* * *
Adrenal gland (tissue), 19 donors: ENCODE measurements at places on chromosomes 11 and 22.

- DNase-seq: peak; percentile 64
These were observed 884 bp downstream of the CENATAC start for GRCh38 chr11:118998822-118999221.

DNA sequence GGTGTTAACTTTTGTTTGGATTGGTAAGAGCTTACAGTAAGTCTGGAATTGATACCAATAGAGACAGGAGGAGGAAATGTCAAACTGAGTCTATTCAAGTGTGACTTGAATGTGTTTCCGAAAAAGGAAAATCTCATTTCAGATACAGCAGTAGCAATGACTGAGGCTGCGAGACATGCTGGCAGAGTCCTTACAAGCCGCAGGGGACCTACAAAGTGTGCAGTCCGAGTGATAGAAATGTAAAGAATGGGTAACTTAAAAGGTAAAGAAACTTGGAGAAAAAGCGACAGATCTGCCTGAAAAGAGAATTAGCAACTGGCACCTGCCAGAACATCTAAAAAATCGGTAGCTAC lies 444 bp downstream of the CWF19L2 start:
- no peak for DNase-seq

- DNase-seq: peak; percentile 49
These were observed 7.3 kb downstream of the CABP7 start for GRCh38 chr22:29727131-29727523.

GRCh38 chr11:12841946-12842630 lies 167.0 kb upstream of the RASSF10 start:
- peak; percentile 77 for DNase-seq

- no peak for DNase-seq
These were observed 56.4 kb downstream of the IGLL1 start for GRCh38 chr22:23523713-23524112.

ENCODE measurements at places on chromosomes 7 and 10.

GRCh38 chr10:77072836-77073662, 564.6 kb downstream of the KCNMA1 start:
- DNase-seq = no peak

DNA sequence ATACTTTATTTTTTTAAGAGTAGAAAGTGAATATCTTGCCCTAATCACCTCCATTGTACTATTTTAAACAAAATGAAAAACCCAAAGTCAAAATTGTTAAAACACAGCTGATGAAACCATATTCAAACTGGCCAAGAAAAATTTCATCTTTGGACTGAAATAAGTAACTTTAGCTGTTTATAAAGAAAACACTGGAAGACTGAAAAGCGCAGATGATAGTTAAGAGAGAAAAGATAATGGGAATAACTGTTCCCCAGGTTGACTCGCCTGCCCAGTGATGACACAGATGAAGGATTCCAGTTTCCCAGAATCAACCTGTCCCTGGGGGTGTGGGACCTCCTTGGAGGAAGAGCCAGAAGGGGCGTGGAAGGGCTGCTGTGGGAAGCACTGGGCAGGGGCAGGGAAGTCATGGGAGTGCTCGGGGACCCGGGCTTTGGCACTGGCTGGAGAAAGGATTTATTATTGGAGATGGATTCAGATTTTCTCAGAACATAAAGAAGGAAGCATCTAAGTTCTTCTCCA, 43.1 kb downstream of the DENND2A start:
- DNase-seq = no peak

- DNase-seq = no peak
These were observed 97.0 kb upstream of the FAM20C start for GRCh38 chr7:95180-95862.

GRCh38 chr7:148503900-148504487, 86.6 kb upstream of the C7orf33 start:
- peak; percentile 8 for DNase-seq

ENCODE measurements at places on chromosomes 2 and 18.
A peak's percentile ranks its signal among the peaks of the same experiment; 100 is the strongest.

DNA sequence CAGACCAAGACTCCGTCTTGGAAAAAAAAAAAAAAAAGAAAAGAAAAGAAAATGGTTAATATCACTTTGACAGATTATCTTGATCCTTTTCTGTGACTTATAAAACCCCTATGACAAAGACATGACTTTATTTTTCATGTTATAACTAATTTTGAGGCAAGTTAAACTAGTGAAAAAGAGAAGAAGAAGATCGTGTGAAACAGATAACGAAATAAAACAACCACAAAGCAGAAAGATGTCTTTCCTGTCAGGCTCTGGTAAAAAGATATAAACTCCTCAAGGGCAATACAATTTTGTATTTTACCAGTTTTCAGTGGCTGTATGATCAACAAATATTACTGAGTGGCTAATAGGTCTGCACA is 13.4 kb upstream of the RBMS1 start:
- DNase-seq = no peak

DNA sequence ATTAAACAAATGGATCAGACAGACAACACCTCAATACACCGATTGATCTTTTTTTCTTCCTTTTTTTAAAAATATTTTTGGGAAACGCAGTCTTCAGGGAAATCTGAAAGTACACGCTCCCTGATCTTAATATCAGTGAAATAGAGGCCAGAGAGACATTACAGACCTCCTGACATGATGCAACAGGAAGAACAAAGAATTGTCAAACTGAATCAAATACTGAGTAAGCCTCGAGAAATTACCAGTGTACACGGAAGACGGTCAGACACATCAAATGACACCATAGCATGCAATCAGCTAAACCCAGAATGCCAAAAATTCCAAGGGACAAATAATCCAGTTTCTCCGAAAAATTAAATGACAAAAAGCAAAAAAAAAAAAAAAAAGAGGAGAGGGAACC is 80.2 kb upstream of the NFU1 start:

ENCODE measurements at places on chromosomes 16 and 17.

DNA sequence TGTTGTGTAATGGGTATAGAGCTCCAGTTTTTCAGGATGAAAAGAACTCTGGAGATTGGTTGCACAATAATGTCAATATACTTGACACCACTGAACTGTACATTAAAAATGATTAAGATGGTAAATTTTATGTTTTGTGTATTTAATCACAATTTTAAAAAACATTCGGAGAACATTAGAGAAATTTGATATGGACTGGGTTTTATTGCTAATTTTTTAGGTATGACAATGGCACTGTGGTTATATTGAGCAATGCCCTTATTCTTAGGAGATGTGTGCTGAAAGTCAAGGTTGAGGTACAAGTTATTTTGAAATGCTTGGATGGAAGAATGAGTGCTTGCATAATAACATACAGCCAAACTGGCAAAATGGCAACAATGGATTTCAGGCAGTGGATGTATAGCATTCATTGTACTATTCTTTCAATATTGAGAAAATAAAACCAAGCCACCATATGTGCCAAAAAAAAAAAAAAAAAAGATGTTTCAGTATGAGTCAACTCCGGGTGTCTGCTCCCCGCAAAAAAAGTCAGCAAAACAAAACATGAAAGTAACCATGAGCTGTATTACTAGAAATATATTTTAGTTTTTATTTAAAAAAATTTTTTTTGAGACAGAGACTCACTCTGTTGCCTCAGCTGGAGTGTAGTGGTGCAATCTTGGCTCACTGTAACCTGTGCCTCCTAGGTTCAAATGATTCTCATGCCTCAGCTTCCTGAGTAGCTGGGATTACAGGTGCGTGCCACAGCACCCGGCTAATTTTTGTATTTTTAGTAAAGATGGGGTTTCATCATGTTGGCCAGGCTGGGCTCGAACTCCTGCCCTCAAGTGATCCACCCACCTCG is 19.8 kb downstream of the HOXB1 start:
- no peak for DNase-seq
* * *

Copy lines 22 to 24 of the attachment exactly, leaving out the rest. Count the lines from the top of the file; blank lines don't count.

A peak's percentile ranks its signal among the peaks of the same experiment; 100 is the strongest.

DNA sequence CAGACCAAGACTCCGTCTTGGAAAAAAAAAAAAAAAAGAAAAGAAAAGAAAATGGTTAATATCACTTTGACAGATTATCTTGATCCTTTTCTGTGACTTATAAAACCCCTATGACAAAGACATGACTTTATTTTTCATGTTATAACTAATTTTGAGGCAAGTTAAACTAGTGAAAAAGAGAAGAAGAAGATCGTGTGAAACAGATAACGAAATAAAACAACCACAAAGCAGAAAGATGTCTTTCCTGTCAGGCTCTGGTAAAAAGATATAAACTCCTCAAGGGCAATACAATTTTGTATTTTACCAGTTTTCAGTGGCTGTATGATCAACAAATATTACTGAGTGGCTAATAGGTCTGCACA is 13.4 kb upstream of the RBMS1 start:
- DNase-seq = no peak